India’s banks and investment funds will have to do “a lot more” in supporting small and medium industries to decarbonise—without which the country’s net zero ambitions could fall apart, according to Vivek Pathak of the International Finance Corporation.
“If we are to work with and decarbonise SMEs, the large global funds won’t do it,” said Pathak, the director and global head-climate business at the World Bank’s International Finance Corporation. He was speaking at the launch of a report in New Delhi highlighting India’s net zero opportunities.
“That will have to be done at the domestic level. And SMEs don’t have either the capital or the technology to do it. How do we get our local pension funds and local banks to do a lot more on climate?”
Pathak explained that SMEs will find it hard to access funds from international sources like private companies, sovereign funds and multilateral institutions. “Global players like large-ticket items. You talk with them about a $10-20 million project, they will not talk to us again.”
As India has demonstrated that it can offer large-scale projects—like it did in adding solar capacity—it is likely to be the place where global capital will continue to be channeled, he said.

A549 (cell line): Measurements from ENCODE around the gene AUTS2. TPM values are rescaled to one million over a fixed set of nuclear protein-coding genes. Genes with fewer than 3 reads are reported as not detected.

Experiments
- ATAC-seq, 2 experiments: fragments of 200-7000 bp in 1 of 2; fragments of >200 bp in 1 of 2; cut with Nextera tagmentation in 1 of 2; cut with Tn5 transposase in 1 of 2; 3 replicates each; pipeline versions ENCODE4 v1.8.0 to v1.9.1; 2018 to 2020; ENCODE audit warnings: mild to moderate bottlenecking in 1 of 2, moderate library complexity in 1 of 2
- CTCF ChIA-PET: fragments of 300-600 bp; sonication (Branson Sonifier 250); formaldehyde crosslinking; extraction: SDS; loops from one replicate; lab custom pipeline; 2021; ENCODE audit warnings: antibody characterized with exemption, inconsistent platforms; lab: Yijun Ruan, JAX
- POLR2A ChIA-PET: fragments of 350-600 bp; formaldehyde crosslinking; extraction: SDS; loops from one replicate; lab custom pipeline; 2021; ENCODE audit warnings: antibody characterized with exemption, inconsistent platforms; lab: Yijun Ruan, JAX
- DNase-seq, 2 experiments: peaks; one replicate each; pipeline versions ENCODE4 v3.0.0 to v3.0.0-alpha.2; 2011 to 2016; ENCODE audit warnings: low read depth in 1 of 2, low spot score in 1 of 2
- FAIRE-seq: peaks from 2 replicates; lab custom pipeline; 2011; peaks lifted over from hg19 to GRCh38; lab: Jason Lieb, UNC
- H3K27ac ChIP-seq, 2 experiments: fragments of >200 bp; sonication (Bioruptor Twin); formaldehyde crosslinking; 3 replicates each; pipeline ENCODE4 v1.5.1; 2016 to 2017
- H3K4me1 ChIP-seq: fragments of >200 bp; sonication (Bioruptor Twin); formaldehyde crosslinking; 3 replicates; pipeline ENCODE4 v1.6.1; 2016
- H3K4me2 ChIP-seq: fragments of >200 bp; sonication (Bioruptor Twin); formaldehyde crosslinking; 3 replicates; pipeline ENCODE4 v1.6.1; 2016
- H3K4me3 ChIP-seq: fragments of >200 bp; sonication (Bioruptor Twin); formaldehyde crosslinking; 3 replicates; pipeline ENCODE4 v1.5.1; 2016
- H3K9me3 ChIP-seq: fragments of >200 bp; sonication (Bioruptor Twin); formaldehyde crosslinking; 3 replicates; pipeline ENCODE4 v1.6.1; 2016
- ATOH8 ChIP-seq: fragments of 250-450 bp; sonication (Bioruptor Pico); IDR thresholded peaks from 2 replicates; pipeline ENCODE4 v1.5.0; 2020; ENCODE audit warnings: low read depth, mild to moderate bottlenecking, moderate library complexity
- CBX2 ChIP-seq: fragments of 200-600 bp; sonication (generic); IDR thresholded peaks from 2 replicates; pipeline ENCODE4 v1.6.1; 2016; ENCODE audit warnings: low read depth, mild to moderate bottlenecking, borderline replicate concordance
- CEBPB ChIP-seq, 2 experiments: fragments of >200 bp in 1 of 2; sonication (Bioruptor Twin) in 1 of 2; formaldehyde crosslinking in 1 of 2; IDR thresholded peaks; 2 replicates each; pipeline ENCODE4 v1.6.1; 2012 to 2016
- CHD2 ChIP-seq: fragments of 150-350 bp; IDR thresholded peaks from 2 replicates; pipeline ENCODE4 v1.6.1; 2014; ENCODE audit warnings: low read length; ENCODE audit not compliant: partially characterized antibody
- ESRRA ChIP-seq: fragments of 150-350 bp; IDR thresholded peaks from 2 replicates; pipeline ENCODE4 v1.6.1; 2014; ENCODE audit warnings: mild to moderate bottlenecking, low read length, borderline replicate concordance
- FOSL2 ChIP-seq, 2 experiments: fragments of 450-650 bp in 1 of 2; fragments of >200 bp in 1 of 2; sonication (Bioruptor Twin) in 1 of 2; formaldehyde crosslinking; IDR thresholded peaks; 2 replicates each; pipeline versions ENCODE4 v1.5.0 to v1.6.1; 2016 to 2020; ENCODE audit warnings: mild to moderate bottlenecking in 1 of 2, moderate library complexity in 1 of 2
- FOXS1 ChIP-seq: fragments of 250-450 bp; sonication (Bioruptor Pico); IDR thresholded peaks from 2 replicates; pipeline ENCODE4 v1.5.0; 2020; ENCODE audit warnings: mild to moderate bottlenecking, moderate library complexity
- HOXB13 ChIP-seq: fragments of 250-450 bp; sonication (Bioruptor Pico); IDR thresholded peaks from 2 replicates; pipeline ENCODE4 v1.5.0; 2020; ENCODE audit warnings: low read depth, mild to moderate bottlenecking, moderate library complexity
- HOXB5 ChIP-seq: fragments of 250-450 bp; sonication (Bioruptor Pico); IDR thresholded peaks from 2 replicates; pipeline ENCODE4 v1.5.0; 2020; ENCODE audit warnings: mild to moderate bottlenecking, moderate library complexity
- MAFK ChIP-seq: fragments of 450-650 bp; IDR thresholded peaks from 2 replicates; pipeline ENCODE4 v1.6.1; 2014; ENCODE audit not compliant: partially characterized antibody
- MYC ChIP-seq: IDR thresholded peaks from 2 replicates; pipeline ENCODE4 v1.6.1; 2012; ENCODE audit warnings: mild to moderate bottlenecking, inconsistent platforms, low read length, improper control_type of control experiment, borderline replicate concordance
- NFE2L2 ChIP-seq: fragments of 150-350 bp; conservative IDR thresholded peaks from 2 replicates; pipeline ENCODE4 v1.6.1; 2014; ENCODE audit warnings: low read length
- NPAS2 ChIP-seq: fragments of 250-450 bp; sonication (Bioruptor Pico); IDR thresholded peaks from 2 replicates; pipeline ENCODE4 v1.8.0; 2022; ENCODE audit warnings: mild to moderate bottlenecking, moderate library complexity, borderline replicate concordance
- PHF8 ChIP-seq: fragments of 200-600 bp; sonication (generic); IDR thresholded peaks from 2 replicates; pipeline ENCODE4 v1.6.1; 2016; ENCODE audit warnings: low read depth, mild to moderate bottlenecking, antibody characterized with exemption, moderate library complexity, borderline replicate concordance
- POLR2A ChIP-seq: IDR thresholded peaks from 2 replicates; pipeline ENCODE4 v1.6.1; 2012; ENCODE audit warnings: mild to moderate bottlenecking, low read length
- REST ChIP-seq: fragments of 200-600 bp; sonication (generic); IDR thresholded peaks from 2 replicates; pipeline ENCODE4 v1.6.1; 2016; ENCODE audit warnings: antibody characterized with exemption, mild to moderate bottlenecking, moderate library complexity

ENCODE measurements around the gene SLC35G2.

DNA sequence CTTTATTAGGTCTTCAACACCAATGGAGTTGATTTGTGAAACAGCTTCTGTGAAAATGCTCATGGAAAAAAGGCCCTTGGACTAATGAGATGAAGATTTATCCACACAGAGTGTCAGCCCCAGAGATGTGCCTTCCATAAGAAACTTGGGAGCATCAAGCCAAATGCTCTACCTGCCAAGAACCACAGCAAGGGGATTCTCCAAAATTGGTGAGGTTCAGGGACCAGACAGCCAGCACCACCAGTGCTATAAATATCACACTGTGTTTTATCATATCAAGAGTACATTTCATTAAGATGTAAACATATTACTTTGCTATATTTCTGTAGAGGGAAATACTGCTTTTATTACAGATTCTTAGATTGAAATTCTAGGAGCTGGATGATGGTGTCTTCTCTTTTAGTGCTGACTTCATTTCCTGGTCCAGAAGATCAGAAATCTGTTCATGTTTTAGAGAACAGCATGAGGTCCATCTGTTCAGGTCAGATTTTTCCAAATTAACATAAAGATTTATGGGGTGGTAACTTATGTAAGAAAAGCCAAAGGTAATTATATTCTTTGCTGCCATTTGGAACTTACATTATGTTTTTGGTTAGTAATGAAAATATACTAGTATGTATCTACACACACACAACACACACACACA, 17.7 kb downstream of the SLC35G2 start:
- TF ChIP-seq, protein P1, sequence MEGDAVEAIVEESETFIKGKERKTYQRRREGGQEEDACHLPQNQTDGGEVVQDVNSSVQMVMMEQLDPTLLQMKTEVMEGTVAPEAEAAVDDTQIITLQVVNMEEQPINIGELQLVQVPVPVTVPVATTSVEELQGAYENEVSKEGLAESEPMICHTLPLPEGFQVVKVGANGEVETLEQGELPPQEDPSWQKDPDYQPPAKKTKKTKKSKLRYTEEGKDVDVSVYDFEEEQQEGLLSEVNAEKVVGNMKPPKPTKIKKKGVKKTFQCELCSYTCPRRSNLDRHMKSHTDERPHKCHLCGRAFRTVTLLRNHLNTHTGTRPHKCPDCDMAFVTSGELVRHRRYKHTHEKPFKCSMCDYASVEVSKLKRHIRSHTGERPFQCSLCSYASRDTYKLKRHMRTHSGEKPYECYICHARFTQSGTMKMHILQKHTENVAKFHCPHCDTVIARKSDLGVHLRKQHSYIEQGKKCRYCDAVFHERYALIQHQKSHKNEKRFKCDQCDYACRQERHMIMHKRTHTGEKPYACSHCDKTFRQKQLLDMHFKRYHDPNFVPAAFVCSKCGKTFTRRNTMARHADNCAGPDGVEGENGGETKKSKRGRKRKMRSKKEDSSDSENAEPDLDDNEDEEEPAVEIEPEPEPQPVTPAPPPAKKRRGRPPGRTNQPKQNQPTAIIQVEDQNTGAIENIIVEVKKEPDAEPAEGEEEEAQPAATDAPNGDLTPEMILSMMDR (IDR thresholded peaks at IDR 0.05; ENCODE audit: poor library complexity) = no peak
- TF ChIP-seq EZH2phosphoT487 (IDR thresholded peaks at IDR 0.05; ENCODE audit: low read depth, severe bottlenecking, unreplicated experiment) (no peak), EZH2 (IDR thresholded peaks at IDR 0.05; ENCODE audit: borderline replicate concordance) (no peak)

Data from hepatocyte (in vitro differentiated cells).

The other concern with global capital is that it comes with currency risks, he said. “So, either we find a way to de-risk it, or otherwise our friends in the Reserve Bank won’t be very happy if India were to borrow trillions of dollars.”
Further, India will need a pool of capital of blended finance—either grant money, or funds for sustainable development in developing countries offered at cheap rates—that help bring costs down, he said.
That finance can be used to fund newer, unproven and costly technologies used to mitigate emissions from hard-to-abate sectors like steel and cement. “That (blended finance) can be used for initial years, and as these technologies start getting used more over time, you will see the cost curve coming down.”
Pathak highlighted an urgent need for India to address its requirement of funds for adaptation, which are measures to adapt to a world with increasing climate and physical risks.
“Climate risk is a reality. In India, we’ve had droughts on the one hand and floods on the other. Sea levels keep rising,” he said. There is a need to “get capital to mitigate some of these risks and make our infrastructure resilient”.
According to him, India should build its future infrastructure assets in a manner where it can withstand some of the risks like extreme weather that come with climate change.
“The financial sector needs to start factoring in these risks when they do their credit analysis,” he said. “That’s not being done in a systemic manner right now. If that happens, a lot of these assets will be forced to become resilient.”
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